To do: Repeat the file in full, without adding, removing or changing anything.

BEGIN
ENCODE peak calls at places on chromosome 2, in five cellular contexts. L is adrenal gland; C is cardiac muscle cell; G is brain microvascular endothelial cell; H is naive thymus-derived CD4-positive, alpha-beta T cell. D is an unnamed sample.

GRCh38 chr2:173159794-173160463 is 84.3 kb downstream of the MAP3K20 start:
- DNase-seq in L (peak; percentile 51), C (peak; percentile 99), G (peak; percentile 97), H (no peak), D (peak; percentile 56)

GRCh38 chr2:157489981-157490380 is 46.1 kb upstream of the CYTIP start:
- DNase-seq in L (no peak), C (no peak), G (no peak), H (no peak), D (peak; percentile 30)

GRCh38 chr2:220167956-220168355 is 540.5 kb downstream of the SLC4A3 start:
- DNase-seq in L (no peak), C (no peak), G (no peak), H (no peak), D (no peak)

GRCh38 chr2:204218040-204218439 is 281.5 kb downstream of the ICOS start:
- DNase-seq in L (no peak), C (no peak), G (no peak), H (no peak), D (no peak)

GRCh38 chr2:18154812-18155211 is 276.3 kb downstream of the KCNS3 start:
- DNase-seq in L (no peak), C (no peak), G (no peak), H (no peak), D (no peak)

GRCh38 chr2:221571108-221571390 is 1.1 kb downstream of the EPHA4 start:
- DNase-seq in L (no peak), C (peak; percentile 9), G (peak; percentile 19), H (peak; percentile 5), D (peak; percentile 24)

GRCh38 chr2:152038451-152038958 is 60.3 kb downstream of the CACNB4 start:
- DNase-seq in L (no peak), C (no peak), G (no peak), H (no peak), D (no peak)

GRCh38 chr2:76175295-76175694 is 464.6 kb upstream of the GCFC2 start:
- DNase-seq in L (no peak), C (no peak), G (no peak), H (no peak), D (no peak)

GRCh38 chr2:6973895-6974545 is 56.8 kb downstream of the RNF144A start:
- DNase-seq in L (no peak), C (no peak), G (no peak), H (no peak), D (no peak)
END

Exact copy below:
ENCODE peak calls at places on chromosome 2, in five cellular contexts. L is adrenal gland; C is cardiac muscle cell; G is brain microvascular endothelial cell; H is naive thymus-derived CD4-positive, alpha-beta T cell. D is an unnamed sample.

GRCh38 chr2:173159794-173160463 is 84.3 kb downstream of the MAP3K20 start:
- DNase-seq in L (peak; percentile 51), C (peak; percentile 99), G (peak; percentile 97), H (no peak), D (peak; percentile 56)

GRCh38 chr2:157489981-157490380 is 46.1 kb upstream of the CYTIP start:
- DNase-seq in L (no peak), C (no peak), G (no peak), H (no peak), D (peak; percentile 30)

GRCh38 chr2:220167956-220168355 is 540.5 kb downstream of the SLC4A3 start:
- DNase-seq in L (no peak), C (no peak), G (no peak), H (no peak), D (no peak)

GRCh38 chr2:204218040-204218439 is 281.5 kb downstream of the ICOS start:
- DNase-seq in L (no peak), C (no peak), G (no peak), H (no peak), D (no peak)

GRCh38 chr2:18154812-18155211 is 276.3 kb downstream of the KCNS3 start:
- DNase-seq in L (no peak), C (no peak), G (no peak), H (no peak), D (no peak)

GRCh38 chr2:221571108-221571390 is 1.1 kb downstream of the EPHA4 start:
- DNase-seq in L (no peak), C (peak; percentile 9), G (peak; percentile 19), H (peak; percentile 5), D (peak; percentile 24)

GRCh38 chr2:152038451-152038958 is 60.3 kb downstream of the CACNB4 start:
- DNase-seq in L (no peak), C (no peak), G (no peak), H (no peak), D (no peak)

GRCh38 chr2:76175295-76175694 is 464.6 kb upstream of the GCFC2 start:
- DNase-seq in L (no peak), C (no peak), G (no peak), H (no peak), D (no peak)

GRCh38 chr2:6973895-6974545 is 56.8 kb downstream of the RNF144A start:
- DNase-seq in L (no peak), C (no peak), G (no peak), H (no peak), D (no peak)